3 Steps To Creating An Urban Rooftop Garden

28 December 2015
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According to some estimates, nearly half of Americans garden every year. If you live in an urban area, you might think that you don't have the space you need to create your own garden. Fortunately, you probably have all the space you need though. Where, you might ask? It's right over your head.

Here's a quick guide to creating an urban rooftop garden:  

Making Space

The type of roof you have will determine what type of rooftop garden you should choose. Most rooftop gardens fall into three categories: Flat Boxed, Hanging, and Scaffolded.  

  • Flat Boxed—boxed rooftop garden are ideal for flat or gently pitched roofs. Most boxed garden systems are relatively shallow and narrow, which allows for more even weight distribution and makes it easier to access and to tend to your garden from all sides.
  • Hanging—hanging rooftop gardens are ideal for steeply-pitched roofs. These gardens extend off of your roof like oversized gutters. Hanging roof gardens require a ladder to access. They are also very long and narrow.
  • Scaffolded—scaffolded rooftop gardens are a hybridization of boxed and hanging gardens. A Scaffolded garden is a series of tiered boxes (think stair steps), which can be sloped to accommodate virtually any type of roof. These rooftop gardens are perfect to maximize space on smaller roofs.

Making Drainage

Drainage is important for both your roof and your garden. Moisture should be able to flow beneath whatever type of rooftop garden system you install. Additionally, moisture must be able to escape from your garden containers.

To achieve drainage for your roof, you will need to raise your garden containers with box pillars.

  • Box Pillars—your rooftop garden must be firmly secured to your roof. When you install the box pillars, you will raise your rooftop garden and secure it to your roof, it's important to space your garden boxes so that your box pillars can be fastened to a roof stud. Most roof studs are space between 16 and 24 inches. Thus, your box pillars should be spaced 16 to 24 inches apart. You can find you roof studs with stud finders.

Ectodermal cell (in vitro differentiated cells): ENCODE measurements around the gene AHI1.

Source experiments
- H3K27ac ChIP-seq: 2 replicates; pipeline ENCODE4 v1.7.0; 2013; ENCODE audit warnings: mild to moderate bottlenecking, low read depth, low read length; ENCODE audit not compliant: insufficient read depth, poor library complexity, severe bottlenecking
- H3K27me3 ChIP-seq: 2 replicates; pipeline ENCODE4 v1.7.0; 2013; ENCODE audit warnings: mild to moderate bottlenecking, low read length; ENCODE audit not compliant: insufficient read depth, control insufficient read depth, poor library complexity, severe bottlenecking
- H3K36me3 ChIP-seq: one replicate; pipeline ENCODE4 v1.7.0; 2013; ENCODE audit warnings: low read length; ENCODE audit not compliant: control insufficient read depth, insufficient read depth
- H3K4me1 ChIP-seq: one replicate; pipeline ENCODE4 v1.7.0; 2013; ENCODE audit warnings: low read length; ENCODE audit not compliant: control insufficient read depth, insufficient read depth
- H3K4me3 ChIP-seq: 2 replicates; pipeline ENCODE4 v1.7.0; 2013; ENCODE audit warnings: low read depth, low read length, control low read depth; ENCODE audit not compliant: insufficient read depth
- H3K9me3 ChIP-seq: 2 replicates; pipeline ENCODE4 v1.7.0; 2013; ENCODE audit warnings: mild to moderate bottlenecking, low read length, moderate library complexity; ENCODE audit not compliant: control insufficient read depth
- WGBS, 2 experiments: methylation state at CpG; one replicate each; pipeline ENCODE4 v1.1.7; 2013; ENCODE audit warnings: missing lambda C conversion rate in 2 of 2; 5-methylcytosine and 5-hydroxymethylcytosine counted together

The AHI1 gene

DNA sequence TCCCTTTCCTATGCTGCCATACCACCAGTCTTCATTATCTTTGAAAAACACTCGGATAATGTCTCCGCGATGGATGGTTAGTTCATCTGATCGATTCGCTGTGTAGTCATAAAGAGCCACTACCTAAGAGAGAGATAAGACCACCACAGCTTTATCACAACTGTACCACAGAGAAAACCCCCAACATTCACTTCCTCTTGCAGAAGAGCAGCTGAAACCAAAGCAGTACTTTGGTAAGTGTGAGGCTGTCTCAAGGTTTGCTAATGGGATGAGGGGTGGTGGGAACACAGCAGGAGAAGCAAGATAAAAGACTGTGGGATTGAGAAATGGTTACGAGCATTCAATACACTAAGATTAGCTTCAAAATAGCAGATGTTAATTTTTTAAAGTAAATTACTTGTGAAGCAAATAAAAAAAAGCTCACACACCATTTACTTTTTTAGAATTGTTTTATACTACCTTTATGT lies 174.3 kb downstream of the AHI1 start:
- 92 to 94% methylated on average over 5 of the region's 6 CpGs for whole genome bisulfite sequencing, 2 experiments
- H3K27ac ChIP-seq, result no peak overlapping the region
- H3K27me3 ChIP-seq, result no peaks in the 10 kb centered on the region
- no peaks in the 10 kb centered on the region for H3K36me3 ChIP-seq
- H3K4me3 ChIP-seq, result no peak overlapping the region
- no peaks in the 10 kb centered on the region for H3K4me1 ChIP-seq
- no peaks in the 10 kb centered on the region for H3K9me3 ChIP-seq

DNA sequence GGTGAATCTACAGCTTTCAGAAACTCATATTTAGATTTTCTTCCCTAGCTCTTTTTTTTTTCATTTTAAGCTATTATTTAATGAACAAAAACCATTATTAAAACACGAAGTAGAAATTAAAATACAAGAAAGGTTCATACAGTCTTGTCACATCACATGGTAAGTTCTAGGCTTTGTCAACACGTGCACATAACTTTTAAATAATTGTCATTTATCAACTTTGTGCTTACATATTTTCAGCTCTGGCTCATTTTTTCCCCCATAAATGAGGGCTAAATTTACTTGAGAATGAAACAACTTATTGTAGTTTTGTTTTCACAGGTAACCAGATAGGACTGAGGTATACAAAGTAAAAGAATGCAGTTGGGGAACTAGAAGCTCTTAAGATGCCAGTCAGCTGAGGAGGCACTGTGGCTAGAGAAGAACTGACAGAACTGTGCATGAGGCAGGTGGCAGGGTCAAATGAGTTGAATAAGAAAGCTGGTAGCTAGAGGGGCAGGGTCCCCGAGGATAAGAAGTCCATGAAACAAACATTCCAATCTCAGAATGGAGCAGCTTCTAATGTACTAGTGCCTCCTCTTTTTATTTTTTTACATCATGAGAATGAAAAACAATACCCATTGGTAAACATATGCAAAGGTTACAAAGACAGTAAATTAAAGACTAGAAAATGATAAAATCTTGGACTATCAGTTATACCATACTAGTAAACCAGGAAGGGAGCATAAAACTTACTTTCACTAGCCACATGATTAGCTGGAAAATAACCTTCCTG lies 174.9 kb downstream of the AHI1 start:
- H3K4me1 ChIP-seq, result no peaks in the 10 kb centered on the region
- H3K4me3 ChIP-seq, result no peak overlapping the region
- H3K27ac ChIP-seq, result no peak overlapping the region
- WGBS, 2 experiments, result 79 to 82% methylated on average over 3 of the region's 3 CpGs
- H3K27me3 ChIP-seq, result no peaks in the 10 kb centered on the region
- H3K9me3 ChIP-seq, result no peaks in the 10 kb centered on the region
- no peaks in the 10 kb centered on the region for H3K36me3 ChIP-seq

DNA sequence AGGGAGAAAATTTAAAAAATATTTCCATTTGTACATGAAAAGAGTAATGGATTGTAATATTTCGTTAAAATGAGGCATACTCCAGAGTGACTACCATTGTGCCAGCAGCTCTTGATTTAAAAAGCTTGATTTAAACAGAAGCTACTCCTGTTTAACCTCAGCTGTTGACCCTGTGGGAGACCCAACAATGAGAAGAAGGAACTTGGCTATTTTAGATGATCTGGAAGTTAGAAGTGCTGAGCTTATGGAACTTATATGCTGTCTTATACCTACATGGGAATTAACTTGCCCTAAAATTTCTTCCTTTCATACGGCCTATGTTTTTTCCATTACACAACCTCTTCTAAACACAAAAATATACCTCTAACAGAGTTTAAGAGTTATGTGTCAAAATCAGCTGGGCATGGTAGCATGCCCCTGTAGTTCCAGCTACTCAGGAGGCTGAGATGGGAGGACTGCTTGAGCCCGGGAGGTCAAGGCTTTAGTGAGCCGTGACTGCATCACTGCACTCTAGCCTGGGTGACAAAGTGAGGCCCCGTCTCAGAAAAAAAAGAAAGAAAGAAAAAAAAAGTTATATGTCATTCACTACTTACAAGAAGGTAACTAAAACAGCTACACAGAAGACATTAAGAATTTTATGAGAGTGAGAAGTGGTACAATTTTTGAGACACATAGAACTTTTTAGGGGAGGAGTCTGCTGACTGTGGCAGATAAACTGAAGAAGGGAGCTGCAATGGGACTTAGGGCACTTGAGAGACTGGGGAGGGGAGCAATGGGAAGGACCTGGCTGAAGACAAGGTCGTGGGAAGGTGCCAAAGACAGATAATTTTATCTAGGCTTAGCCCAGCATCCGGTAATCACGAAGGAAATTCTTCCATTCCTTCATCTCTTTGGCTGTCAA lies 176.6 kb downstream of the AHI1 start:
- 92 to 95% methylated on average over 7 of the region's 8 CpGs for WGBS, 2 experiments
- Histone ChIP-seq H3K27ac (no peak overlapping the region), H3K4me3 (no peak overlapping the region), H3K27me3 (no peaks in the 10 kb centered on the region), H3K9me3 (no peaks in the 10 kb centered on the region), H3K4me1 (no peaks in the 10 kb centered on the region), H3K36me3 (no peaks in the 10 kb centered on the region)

To make sure that your garden containers can drain, you will need to line your containers with a thin layer of sandy-gravel.

  • Sandy-gravel—mixing equal parts gravel and sand creates a stable base for your garden containers to sit. Lining your garden containers with a one- to two-inch layer of this mixture also allows moisture to percolate and drain from your garden containers.

Making Shade

One problem rooftop gardens never seem to have is getting enough sun. Unfortunately, they can be exposed to too much sun. They are also exposed to wind and just about anything else Mother Nature can conjure up. Another important decision to make for your rooftop garden is a system to shade and protect them from the elements.

  • Lattices—wood or plastic lattices can be used to create shade for your rooftop garden. When considering a lattice system, it's important to look for something with a low profile and sturdy means for fastening them to your garden containers.
  • Mesh Screens—regardless of what type of rooftop container you choose or lattice you install, you should also utilize a garden screen. Garden screens are cheap, easy to cut for custom sizing, and protect your garden from insects and anything else that might harm your garden.

If you live in an urban area you might think that having your own garden isn't feasible. Fortunately, a rooftop garden system can help you become an urban gardener. For more information about the steps described above, you may want to consult a commercial roofing contractor in your area.